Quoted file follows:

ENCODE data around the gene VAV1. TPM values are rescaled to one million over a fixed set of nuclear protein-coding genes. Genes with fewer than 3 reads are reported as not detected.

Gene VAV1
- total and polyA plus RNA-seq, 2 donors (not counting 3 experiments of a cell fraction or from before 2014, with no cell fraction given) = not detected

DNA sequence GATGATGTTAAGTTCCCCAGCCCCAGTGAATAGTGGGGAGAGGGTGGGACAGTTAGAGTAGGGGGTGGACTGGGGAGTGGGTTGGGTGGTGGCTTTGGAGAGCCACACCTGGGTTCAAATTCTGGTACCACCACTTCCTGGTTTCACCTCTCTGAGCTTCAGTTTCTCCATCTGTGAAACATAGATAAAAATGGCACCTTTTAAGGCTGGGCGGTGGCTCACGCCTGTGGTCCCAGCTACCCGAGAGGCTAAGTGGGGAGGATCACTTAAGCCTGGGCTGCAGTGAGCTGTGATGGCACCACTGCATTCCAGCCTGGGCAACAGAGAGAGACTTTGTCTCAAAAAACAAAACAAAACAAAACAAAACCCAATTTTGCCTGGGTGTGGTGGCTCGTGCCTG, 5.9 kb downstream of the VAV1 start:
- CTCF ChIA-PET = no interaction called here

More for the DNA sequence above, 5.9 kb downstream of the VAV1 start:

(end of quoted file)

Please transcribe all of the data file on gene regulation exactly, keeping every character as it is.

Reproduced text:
ENCODE data around the gene VAV1. TPM values are rescaled to one million over a fixed set of nuclear protein-coding genes. Genes with fewer than 3 reads are reported as not detected.

Gene VAV1
- total and polyA plus RNA-seq, 2 donors (not counting 3 experiments of a cell fraction or from before 2014, with no cell fraction given) = not detected

DNA sequence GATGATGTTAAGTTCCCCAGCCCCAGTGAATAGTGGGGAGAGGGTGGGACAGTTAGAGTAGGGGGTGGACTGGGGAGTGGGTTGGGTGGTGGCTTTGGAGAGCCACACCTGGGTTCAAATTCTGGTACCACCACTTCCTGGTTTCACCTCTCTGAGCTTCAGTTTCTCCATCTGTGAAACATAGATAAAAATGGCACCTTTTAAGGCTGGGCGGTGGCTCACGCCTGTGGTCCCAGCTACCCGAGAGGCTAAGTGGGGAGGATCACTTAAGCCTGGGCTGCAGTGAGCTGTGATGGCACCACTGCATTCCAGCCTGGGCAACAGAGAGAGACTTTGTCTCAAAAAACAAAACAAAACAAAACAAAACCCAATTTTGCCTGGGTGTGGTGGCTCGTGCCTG, 5.9 kb downstream of the VAV1 start:
- CTCF ChIA-PET = no interaction called here

More for the DNA sequence above, 5.9 kb downstream of the VAV1 start: